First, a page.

New research released today by Royal Life Saving to kickstart a summer ‘Keep Watch’ campaign shows 52 per cent of the drownings were in swimming pools, with accidental falls into water the most common cause of drowning among the 532 child fatalities.
The figures, compiled from the past two decades of National Drowning Reports, show Queensland with 177 drownings had the highest rate of any state or territory in the under four age group.
Of the 177 drowning deaths in Queensland, 34 per cent were one-year-olds. Almost half of the drownings were in swimming pools, and 77 per cent were children who fell into the water.
If the drowning figures weren’t shocking enough, the national figures also show that for every fatal drowning in this age group, eight more children were admitted to hospital following a non-fatal drowning.
Royal Life Saving Society CEO Justin Scarr said the risk of drowning tripled once a child started to crawl.
“Children are curious about their surroundings, which means parents and carers cannot afford to be complacent around the water,” Scarr said.
He said adults needed to remain vigilant to prevent death or injury, with the average hospital stay after a non-fatal drowning children lasting 1.5 days, and some children sustaining lifelong brain injuries following the trauma.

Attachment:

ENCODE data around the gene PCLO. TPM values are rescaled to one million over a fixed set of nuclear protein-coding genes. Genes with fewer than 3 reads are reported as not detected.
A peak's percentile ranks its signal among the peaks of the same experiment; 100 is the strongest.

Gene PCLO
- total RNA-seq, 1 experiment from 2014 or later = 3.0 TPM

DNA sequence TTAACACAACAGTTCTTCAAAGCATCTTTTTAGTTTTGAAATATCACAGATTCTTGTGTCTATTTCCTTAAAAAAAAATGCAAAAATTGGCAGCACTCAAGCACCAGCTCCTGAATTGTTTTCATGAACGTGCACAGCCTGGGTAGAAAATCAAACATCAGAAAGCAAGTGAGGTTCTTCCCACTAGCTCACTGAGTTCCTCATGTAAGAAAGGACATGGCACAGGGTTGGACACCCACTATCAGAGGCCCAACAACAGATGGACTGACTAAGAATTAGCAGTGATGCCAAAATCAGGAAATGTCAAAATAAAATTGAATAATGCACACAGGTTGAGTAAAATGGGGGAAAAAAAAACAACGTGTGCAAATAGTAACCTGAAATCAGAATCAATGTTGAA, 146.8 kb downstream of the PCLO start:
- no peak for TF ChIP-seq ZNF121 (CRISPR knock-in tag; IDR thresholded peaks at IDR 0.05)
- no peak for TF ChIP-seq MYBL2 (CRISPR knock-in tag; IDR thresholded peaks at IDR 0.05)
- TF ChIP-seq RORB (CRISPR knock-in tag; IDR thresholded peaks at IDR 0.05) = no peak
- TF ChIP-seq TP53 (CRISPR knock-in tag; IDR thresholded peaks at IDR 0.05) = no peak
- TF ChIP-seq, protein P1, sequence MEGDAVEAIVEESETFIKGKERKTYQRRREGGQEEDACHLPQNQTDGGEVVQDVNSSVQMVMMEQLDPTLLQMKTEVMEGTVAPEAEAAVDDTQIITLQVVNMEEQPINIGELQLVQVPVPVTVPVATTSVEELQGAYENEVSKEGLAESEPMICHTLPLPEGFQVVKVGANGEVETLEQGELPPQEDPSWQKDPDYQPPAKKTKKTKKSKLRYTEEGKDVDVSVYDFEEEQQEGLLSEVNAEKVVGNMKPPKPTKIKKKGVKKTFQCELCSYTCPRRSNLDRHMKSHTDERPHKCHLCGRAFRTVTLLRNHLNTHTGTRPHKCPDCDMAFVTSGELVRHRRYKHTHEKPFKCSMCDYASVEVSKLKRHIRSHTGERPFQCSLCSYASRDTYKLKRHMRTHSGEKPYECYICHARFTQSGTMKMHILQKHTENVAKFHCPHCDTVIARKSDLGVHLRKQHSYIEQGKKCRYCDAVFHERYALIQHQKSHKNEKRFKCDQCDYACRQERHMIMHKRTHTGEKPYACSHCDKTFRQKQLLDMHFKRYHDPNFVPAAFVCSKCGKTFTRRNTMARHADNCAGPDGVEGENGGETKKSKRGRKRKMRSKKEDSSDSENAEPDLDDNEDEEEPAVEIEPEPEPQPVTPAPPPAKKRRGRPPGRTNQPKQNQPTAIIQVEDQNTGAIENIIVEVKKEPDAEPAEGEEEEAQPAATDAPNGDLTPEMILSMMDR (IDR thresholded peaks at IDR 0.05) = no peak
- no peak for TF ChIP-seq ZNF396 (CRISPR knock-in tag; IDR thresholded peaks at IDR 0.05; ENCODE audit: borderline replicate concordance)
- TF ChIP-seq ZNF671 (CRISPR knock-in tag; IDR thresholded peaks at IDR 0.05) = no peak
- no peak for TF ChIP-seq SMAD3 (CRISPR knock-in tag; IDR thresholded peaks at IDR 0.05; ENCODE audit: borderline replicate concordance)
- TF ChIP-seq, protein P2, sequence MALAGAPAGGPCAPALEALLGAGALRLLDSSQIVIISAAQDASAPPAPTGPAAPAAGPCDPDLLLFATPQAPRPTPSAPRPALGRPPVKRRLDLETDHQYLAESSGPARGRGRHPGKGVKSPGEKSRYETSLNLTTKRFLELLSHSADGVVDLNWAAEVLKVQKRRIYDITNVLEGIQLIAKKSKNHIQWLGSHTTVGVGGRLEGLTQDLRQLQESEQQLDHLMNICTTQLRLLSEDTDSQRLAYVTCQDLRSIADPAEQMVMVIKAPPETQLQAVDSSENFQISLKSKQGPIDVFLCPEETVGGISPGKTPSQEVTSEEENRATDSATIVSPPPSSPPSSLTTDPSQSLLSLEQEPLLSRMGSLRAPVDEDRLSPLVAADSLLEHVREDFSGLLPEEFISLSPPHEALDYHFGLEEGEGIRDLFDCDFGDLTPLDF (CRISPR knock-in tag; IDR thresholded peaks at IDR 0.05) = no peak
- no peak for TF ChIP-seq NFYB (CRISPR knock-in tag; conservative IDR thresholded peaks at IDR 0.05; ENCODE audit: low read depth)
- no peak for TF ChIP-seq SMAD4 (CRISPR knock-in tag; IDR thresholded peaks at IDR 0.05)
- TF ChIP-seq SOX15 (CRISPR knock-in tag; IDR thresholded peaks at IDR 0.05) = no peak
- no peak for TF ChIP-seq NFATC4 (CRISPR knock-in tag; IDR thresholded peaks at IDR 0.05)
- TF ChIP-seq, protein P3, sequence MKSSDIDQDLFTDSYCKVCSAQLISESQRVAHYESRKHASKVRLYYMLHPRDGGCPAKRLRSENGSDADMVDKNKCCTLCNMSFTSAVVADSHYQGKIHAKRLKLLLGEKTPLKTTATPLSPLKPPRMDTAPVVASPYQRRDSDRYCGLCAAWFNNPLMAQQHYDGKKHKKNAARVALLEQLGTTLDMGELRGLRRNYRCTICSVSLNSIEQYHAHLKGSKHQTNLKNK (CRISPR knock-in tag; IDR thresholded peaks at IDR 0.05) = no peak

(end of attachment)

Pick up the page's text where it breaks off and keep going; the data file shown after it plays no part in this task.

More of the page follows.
“Children who suffer a non-fatal drowning may experience long-term health complications or life-changing injuries,” Scarr said. “This is devastating for families.”
“This year has been challenging for parents, in many cases families have tried to juggle working and schooling from home. We are worried this could lead to distractions and lapses in adult supervision.”
The latest annual drowning statistics report, released in September, showed a total of 294 people drowned across the country in the past 12 months, including 66 in Queensland.
The combined Royal Life Saving Society and Surf Life Saving Australia figures showed a 20 per cent jump in drownings compared to last year.
Of Queensland drowning deaths, 10 were on the Gold Coast, five at the Sunshine Coast, and four each at Port Douglas and Noosa.
Those figures showed that nationally, there were 25 drowning deaths among children aged below four years, which was a 108 per cent increase on last year.
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